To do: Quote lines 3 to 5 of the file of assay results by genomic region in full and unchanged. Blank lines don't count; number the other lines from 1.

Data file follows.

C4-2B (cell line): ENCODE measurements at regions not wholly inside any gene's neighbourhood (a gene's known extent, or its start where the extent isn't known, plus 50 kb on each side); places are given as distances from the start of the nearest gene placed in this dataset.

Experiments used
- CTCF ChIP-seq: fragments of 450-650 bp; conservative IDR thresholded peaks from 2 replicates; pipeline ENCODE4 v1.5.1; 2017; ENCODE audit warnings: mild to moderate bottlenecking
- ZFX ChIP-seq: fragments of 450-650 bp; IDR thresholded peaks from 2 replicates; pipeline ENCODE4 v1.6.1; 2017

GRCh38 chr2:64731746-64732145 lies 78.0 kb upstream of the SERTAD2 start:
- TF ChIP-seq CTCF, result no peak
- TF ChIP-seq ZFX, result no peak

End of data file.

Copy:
- CTCF ChIP-seq: fragments of 450-650 bp; conservative IDR thresholded peaks from 2 replicates; pipeline ENCODE4 v1.5.1; 2017; ENCODE audit warnings: mild to moderate bottlenecking
- ZFX ChIP-seq: fragments of 450-650 bp; IDR thresholded peaks from 2 replicates; pipeline ENCODE4 v1.6.1; 2017

GRCh38 chr2:64731746-64732145 lies 78.0 kb upstream of the SERTAD2 start: